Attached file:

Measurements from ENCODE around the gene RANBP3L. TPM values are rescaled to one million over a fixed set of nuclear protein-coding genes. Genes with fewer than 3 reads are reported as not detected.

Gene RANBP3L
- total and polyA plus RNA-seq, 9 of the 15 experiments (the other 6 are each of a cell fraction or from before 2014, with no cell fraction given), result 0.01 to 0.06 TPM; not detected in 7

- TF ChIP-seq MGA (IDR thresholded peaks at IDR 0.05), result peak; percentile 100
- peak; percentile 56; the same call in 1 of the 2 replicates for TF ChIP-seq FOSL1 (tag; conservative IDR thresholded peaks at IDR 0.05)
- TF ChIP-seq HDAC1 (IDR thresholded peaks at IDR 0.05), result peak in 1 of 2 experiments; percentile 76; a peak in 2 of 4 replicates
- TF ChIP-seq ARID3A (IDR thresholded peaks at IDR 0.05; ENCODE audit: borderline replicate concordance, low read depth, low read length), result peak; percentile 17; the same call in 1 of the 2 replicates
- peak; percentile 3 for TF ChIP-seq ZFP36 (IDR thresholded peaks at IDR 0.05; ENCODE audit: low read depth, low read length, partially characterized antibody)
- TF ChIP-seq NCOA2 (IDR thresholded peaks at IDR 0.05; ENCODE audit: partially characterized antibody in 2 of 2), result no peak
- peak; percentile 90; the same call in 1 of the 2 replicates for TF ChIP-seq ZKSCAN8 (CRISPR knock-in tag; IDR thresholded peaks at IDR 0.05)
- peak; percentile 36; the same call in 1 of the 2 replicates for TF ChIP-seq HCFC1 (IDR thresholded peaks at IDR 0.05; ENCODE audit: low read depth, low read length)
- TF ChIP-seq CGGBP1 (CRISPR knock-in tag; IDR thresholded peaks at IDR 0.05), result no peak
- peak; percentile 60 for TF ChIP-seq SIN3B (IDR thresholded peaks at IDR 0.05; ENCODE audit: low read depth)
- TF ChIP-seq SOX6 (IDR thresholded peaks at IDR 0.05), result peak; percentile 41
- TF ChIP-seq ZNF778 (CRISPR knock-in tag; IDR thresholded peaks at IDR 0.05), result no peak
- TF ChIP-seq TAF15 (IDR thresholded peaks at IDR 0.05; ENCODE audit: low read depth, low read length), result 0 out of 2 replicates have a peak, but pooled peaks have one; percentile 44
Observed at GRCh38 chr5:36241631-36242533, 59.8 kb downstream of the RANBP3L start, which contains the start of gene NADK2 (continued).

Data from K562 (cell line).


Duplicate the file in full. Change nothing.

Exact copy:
Measurements from ENCODE around the gene RANBP3L. TPM values are rescaled to one million over a fixed set of nuclear protein-coding genes. Genes with fewer than 3 reads are reported as not detected.

Gene RANBP3L
- total and polyA plus RNA-seq, 9 of the 15 experiments (the other 6 are each of a cell fraction or from before 2014, with no cell fraction given), result 0.01 to 0.06 TPM; not detected in 7

- TF ChIP-seq MGA (IDR thresholded peaks at IDR 0.05), result peak; percentile 100
- peak; percentile 56; the same call in 1 of the 2 replicates for TF ChIP-seq FOSL1 (tag; conservative IDR thresholded peaks at IDR 0.05)
- TF ChIP-seq HDAC1 (IDR thresholded peaks at IDR 0.05), result peak in 1 of 2 experiments; percentile 76; a peak in 2 of 4 replicates
- TF ChIP-seq ARID3A (IDR thresholded peaks at IDR 0.05; ENCODE audit: borderline replicate concordance, low read depth, low read length), result peak; percentile 17; the same call in 1 of the 2 replicates
- peak; percentile 3 for TF ChIP-seq ZFP36 (IDR thresholded peaks at IDR 0.05; ENCODE audit: low read depth, low read length, partially characterized antibody)
- TF ChIP-seq NCOA2 (IDR thresholded peaks at IDR 0.05; ENCODE audit: partially characterized antibody in 2 of 2), result no peak
- peak; percentile 90; the same call in 1 of the 2 replicates for TF ChIP-seq ZKSCAN8 (CRISPR knock-in tag; IDR thresholded peaks at IDR 0.05)
- peak; percentile 36; the same call in 1 of the 2 replicates for TF ChIP-seq HCFC1 (IDR thresholded peaks at IDR 0.05; ENCODE audit: low read depth, low read length)
- TF ChIP-seq CGGBP1 (CRISPR knock-in tag; IDR thresholded peaks at IDR 0.05), result no peak
- peak; percentile 60 for TF ChIP-seq SIN3B (IDR thresholded peaks at IDR 0.05; ENCODE audit: low read depth)
- TF ChIP-seq SOX6 (IDR thresholded peaks at IDR 0.05), result peak; percentile 41
- TF ChIP-seq ZNF778 (CRISPR knock-in tag; IDR thresholded peaks at IDR 0.05), result no peak
- TF ChIP-seq TAF15 (IDR thresholded peaks at IDR 0.05; ENCODE audit: low read depth, low read length), result 0 out of 2 replicates have a peak, but pooled peaks have one; percentile 44
Observed at GRCh38 chr5:36241631-36242533, 59.8 kb downstream of the RANBP3L start, which contains the start of gene NADK2 (continued).

Data from K562 (cell line).